June 17, 2022: -Investors may still be nervous regarding Chinese stocks despite massive failures that have compelled, but portfolio manager Sid Choraria told tech titan Alibaba is no “value trap.”
To classify Alibaba as one, investors would think that the e-commerce giant’s increase will be in the single digits, said Choraria of SC Asia.
A value trap is a stock appearing cheap as a low valuation measured by price-to-earnings ratios, reaching the current share price to the company’s earnings for each share. But these low-priced stocks could as “traps” for investors if the company is plagued by financial instability or sluggish growth.
Choraria said that Alibaba’s growth is healthy and in the double digits for its e-commerce and cloud-computing businesses.
“I mean, the cloud computing division is an $11 billion payment business that I wish will be $25 billion revenue in three years,” he told CNBC in a recent interview. “Digitalization is not going away in China, and that’s a significant part of development.”
“If Alibaba generates the type of cash it is, it’s not a value trap at these levels. Now, if it’s at low single digits, it will turn out to be a value trap,” he said.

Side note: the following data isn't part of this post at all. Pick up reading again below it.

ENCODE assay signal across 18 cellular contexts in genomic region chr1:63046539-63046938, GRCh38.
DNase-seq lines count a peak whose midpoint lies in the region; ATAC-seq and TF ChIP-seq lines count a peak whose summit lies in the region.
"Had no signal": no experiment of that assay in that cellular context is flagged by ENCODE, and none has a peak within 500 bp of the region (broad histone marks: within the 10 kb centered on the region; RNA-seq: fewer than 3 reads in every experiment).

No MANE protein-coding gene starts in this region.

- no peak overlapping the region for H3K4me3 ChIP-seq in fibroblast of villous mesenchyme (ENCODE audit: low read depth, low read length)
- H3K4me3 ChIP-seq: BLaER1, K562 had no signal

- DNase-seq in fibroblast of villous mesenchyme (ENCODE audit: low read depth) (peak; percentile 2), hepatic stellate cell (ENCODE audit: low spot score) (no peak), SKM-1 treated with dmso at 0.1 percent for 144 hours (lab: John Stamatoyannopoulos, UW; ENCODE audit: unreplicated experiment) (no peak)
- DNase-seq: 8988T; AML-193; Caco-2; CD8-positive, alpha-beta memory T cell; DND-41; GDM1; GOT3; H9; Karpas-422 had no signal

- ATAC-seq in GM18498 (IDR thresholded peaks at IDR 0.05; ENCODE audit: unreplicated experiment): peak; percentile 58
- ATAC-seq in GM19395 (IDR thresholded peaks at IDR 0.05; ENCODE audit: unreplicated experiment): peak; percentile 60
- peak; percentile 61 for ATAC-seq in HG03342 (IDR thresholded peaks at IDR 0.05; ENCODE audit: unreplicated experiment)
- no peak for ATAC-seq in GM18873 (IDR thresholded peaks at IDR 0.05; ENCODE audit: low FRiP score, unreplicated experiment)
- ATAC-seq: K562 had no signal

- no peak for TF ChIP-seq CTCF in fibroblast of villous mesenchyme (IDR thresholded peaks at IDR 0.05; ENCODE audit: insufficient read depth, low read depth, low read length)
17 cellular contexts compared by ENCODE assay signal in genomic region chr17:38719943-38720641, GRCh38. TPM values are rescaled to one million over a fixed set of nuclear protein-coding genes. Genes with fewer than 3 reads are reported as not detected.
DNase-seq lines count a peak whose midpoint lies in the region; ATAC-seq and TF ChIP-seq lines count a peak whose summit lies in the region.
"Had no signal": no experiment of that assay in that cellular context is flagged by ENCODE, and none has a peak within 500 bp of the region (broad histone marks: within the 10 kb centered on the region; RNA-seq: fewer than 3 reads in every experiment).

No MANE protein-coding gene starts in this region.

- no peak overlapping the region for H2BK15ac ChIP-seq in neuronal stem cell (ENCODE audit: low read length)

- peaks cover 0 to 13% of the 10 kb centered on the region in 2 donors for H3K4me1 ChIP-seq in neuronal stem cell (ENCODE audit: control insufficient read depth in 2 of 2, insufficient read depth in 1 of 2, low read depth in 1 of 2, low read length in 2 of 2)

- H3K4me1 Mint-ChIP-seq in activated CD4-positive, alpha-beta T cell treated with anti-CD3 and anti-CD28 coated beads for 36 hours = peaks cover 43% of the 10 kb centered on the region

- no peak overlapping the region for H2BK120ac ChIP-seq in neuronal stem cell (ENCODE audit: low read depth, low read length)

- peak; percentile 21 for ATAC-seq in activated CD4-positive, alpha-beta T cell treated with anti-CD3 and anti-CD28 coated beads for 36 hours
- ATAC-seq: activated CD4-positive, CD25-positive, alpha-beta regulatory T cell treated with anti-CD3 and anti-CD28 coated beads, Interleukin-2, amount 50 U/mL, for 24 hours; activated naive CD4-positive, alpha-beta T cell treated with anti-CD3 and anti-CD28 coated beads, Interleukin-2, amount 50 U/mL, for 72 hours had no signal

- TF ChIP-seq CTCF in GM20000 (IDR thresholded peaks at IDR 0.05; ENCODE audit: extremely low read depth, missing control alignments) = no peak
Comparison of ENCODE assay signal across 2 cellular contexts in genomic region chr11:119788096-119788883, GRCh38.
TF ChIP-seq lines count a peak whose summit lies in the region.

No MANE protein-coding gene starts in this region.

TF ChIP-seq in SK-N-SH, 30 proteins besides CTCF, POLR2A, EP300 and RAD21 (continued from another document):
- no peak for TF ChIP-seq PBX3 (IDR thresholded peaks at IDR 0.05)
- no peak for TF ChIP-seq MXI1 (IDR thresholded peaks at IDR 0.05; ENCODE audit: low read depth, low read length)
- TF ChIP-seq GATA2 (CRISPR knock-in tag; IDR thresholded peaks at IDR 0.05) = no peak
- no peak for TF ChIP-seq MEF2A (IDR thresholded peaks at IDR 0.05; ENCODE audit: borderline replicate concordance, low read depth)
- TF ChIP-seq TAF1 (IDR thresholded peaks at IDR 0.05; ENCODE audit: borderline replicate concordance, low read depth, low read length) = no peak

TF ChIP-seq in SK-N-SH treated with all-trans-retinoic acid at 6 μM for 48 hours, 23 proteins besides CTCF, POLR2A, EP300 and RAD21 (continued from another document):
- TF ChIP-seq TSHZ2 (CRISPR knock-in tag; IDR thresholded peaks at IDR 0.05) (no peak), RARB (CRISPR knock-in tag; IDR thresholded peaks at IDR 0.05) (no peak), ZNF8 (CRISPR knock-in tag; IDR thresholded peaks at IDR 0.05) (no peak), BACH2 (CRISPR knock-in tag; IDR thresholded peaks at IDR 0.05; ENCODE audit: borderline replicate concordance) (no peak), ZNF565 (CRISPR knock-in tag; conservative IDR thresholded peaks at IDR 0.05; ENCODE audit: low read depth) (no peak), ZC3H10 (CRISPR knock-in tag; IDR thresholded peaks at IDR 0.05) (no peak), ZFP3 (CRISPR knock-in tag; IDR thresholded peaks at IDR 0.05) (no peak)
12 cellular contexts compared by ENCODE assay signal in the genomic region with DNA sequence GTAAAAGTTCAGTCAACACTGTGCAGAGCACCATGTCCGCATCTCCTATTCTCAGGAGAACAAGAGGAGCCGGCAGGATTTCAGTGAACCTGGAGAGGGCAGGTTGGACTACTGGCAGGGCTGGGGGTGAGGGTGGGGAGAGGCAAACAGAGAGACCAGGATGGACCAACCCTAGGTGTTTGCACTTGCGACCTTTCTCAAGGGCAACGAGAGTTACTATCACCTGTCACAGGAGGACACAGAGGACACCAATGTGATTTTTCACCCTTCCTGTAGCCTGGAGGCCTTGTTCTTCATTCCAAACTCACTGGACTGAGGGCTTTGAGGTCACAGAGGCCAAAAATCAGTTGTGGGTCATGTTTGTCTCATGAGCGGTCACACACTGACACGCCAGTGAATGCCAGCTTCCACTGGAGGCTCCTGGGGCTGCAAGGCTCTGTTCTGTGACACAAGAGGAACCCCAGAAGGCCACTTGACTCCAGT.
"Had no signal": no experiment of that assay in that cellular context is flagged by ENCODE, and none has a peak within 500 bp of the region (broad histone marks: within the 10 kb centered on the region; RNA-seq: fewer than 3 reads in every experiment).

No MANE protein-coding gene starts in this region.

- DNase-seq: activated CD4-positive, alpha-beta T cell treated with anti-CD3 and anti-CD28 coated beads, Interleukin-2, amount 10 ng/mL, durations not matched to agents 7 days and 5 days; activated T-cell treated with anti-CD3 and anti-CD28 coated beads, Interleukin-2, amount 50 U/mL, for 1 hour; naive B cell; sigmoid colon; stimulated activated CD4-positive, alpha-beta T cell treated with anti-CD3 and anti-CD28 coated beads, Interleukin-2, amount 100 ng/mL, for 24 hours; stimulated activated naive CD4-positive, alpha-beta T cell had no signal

He said that Alibaba is one of “less than ten companies globally” that develop $15 billion in free cash flow, the money a company has on hand after paying off its operating expenses and capital expenditure.
And for the increase to be less than that much from current levels, Choraria said the economy would have significantly to slow down. “As a fund manager, I’m betting on Alibaba,” he said.
“I such as the odds with Alibaba for the coming 5 to 10 years,” noting he has “no idea about the short term.”
Chinese tech stocks have plunged in the last year due to China’s regulatory crackdown, and looming delisting is risking for Chinese stocks in the U.S.
The Hang Seng tech index has cratered nearly 40% from a year ago. Shares of Alibaba listed in Hong Kong and the U.S. have dived almost 49% in the same period.
Valuations have “become too compelling,” and that’s why Chinese stocks are outperforming the Nasdaq significantly this year, Choraria said. He added, “we’re even approaching the end of the significant regulatory action” on the Chinese tech giants.
In the previous three months, the KraneShares CSI China Internet ETF has grown about 43%, while the Nasdaq has failed by almost 14%.